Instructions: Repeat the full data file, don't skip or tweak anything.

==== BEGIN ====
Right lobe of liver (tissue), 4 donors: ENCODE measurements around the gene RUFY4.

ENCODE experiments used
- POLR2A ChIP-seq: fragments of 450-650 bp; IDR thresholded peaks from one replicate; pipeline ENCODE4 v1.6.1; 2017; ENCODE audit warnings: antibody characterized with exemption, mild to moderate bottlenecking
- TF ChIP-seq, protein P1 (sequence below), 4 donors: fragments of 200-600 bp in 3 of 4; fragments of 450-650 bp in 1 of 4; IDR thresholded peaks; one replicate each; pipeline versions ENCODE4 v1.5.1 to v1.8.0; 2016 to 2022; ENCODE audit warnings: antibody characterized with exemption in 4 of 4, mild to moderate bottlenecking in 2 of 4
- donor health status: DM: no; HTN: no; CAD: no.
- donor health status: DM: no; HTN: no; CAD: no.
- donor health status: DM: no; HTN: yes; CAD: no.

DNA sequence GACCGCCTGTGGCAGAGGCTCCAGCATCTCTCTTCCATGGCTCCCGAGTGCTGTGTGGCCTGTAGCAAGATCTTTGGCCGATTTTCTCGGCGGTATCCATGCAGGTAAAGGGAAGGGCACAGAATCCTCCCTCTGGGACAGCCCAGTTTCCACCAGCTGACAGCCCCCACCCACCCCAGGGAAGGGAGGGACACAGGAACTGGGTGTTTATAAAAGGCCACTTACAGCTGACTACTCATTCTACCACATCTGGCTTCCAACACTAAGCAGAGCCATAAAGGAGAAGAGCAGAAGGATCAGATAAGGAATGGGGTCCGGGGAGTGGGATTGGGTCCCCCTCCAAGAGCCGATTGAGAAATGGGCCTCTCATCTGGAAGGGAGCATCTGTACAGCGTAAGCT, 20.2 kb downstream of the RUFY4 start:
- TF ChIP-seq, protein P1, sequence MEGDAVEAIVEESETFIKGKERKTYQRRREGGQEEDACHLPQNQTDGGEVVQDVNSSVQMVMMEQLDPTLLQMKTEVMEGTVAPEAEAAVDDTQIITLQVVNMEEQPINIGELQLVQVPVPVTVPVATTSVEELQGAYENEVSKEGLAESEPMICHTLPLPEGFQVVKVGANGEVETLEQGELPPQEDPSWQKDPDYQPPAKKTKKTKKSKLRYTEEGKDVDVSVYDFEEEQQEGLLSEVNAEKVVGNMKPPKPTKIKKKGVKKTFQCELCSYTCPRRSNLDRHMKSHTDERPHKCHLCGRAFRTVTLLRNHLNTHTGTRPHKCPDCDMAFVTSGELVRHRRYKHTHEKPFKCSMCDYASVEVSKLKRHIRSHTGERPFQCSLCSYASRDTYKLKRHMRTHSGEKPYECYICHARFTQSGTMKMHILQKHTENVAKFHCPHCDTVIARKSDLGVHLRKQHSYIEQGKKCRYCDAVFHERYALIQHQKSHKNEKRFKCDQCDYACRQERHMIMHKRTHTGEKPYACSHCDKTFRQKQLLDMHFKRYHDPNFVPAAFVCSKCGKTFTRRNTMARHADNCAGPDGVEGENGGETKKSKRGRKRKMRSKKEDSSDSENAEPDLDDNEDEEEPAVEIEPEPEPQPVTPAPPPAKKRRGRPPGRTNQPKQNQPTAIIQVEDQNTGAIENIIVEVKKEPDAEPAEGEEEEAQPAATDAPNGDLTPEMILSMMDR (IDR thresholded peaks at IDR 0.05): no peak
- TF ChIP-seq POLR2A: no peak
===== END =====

Right lobe of liver (tissue), 4 donors: ENCODE measurements around the gene RUFY4.

ENCODE experiments used
- POLR2A ChIP-seq: fragments of 450-650 bp; IDR thresholded peaks from one replicate; pipeline ENCODE4 v1.6.1; 2017; ENCODE audit warnings: antibody characterized with exemption, mild to moderate bottlenecking
- TF ChIP-seq, protein P1 (sequence below), 4 donors: fragments of 200-600 bp in 3 of 4; fragments of 450-650 bp in 1 of 4; IDR thresholded peaks; one replicate each; pipeline versions ENCODE4 v1.5.1 to v1.8.0; 2016 to 2022; ENCODE audit warnings: antibody characterized with exemption in 4 of 4, mild to moderate bottlenecking in 2 of 4
- donor health status: DM: no; HTN: no; CAD: no.
- donor health status: DM: no; HTN: no; CAD: no.
- donor health status: DM: no; HTN: yes; CAD: no.

DNA sequence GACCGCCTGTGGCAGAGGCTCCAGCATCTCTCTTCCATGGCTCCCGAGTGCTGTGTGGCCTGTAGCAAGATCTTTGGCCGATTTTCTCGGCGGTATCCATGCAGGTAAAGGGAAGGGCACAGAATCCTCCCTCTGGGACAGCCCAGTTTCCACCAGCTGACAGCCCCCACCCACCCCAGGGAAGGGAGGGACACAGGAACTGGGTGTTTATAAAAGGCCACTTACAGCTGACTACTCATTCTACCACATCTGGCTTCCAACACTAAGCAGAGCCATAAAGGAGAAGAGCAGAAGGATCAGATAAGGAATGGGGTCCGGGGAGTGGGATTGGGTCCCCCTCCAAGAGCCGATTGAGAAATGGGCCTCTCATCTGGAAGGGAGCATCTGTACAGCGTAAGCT, 20.2 kb downstream of the RUFY4 start:
- TF ChIP-seq, protein P1, sequence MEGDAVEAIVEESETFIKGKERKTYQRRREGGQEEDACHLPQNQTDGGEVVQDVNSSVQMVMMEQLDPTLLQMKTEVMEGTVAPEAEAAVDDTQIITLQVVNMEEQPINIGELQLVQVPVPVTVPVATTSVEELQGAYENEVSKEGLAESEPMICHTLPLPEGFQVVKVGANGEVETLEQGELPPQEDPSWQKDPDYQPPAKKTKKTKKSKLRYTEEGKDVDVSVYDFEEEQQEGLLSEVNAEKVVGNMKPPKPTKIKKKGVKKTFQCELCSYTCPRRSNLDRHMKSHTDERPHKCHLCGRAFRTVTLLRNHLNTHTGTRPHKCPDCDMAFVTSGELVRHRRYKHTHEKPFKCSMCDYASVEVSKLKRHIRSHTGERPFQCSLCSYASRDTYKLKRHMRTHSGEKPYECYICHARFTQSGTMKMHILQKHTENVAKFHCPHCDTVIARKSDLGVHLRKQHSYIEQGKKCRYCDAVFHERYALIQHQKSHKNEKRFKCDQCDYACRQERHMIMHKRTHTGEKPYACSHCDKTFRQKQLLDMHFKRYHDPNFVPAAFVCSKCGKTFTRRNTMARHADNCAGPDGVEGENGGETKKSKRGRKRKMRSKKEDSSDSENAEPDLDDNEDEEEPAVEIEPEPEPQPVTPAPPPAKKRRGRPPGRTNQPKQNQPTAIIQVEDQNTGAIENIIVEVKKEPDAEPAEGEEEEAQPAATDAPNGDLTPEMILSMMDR (IDR thresholded peaks at IDR 0.05): no peak
- TF ChIP-seq POLR2A: no peak